FOR IMMEDIATE RELEASE
COLUMBIA, Mo. – Women, rural areas, and inner city populations have unique needs when it comes to preventing and managing cardiovascular disease, Primaris CEO Richard A. Royer told a group of physicians and other healthcare professionals Friday at the Missouri Million Hearts conference in Columbia, Mo.
“The healthcare landscape is changing,” Royer said, noting how the changes are creating “challenges and opportunities” for preventing and treating cardiovascular disease.
Cardiovascular disease, or CVD, is the leading cause of death in Missouri and in the nation. Additionally, other chronic conditions, including diabetes and high blood pressure, can lead to CVD.
Although of rate of CVD deaths in Missouri is increasing at a slower rate than other diseases and conditions, Royer said that physicians and health systems, as well as patients, continue to face challenges with CVD, the cost of care, and access to care.
One of the shared concerns among women, rural areas, and inner city population is access to medical care, especially for those without insurance. Low-income individuals and those without insurance or ready access to care are less likely to receive the timely medical care needed to manage the disease.
An estimated 15 million Americans have active symptoms of CVD and countless others with related chronic conditions are “on a collision course” with heart diseases, Royer said. He added that healthcare providers – physicians, specialists, nurses, hospitals and clinics – are only part of the equation.
“Perhaps additional funding for public health initiatives can help reduce CVD disease and death rates even further by working with communities and individuals to make vital lifestyle changes,” Royer said. He referred to obesity as “public enemy number one.”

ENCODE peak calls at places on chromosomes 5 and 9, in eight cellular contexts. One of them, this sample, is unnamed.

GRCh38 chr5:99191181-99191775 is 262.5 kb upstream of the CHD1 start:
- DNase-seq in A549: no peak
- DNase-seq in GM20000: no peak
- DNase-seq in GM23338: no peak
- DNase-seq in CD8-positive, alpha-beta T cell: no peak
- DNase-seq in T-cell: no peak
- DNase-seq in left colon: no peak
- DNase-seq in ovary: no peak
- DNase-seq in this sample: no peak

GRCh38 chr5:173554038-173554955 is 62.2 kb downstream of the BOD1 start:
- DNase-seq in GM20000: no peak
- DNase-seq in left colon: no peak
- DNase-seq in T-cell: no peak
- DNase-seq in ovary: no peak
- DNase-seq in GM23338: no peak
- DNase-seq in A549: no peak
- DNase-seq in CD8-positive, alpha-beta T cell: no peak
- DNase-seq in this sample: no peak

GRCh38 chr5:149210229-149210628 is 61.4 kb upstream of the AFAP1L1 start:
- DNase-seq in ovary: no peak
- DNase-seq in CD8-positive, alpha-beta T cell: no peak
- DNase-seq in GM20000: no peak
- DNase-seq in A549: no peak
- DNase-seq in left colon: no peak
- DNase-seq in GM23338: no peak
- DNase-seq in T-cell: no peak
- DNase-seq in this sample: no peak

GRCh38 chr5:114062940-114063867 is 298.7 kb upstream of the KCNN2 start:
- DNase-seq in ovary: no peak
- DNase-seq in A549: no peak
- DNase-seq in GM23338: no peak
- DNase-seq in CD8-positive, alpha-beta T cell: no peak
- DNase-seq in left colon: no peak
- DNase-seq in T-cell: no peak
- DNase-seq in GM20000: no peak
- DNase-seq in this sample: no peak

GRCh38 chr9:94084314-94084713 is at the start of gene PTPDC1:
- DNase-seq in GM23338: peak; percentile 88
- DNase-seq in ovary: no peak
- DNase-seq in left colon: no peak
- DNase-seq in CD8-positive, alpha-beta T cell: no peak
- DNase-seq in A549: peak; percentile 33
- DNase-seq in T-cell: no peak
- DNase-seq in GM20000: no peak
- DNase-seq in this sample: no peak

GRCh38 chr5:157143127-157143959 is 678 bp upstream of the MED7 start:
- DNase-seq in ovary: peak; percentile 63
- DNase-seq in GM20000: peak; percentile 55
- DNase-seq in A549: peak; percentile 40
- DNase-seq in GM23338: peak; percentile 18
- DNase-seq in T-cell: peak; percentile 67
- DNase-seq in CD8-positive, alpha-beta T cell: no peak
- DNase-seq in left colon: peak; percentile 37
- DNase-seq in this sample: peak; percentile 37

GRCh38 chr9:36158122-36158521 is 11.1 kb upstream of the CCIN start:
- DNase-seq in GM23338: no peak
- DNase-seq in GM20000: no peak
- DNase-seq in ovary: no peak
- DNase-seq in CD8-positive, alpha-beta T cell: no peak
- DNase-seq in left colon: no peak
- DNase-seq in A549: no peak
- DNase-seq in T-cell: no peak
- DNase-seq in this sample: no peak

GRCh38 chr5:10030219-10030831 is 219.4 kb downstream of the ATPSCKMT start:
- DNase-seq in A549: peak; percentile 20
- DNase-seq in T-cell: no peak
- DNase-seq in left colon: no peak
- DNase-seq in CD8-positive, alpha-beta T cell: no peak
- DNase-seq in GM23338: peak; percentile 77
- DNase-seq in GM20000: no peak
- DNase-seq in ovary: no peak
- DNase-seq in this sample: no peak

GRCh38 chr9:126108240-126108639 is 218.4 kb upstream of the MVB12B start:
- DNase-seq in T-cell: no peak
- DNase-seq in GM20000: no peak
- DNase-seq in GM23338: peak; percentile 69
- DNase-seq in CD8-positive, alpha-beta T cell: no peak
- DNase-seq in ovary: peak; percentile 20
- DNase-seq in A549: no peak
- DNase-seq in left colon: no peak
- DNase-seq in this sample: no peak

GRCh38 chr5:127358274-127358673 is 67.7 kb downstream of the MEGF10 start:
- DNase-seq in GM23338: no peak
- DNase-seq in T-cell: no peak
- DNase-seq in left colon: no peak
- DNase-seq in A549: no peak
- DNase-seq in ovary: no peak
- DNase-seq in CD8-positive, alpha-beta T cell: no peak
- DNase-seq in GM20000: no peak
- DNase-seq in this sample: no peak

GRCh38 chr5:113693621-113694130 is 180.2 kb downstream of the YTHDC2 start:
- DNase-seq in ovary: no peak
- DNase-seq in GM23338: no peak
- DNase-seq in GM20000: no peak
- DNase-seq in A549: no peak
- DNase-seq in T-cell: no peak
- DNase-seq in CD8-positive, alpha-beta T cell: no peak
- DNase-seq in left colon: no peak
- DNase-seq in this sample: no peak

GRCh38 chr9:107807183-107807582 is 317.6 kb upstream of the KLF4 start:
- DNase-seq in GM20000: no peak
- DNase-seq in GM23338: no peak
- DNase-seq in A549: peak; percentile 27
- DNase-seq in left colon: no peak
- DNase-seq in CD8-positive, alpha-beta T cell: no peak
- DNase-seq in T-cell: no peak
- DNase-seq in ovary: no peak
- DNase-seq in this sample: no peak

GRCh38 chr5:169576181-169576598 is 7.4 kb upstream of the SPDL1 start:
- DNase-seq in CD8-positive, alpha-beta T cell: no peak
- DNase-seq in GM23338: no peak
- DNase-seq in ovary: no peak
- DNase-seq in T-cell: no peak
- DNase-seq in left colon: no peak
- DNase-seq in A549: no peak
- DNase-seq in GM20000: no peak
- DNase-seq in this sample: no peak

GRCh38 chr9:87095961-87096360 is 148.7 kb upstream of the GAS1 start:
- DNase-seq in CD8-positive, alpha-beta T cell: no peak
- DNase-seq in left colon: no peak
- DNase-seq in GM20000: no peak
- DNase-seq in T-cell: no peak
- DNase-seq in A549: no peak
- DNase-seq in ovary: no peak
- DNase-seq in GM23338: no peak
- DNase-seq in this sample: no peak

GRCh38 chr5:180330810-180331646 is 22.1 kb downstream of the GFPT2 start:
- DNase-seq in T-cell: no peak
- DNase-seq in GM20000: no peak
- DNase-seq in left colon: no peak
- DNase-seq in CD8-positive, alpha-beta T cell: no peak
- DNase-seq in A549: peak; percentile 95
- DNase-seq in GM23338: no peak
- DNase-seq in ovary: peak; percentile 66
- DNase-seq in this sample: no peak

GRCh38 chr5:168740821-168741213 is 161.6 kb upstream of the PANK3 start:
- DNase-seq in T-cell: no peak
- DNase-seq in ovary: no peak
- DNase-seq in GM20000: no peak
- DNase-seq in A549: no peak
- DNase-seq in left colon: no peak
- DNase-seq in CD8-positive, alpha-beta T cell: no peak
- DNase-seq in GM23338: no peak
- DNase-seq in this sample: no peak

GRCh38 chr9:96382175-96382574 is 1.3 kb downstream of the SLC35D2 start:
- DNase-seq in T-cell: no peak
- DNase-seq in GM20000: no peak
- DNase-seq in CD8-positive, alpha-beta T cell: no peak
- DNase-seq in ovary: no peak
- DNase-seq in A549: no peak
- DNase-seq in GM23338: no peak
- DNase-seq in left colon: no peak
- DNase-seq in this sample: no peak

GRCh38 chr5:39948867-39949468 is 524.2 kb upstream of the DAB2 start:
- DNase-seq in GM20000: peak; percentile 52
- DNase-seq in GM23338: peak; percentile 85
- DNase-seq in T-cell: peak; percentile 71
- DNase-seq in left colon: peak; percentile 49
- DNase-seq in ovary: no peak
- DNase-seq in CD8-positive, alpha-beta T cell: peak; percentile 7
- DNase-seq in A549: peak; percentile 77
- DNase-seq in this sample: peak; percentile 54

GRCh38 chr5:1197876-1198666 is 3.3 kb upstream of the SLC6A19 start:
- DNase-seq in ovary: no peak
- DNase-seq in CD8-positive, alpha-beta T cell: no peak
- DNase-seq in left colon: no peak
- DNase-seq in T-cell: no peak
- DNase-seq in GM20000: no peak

“The patient must be involved if we are going to turn this around,” he said.
The intended audience for the Missouri Million Hearts conference included physicians, nurses, pharmacists, public health officials and educators, community health workers, and the general public who are interested in learning more about preventing cardiovascular disease. Other speakers included Dr. David Barbe, president of the American Medical Association, and Dr. Janet Wright, executive director of National Million Hearts at the Centers for Disease Control and Prevention.
Primaris is a healthcare consulting firm that works with hospitals, physicians, and nursing homes to drive better health outcomes, improved patient experience, and reduced costs. For more information, visit www.primaris.org and follow @primaris_health.
About Missouri Million Hearts
Missouri Million Hearts is part of a national campaign formed to prevent one million heart attacks and strokes by 2017.
The partnership of key health organizations in Missouri raises awareness by highlighting the cooperation and individual work of the partners to achieve the shared goal of saving lives from heart disease and stroke.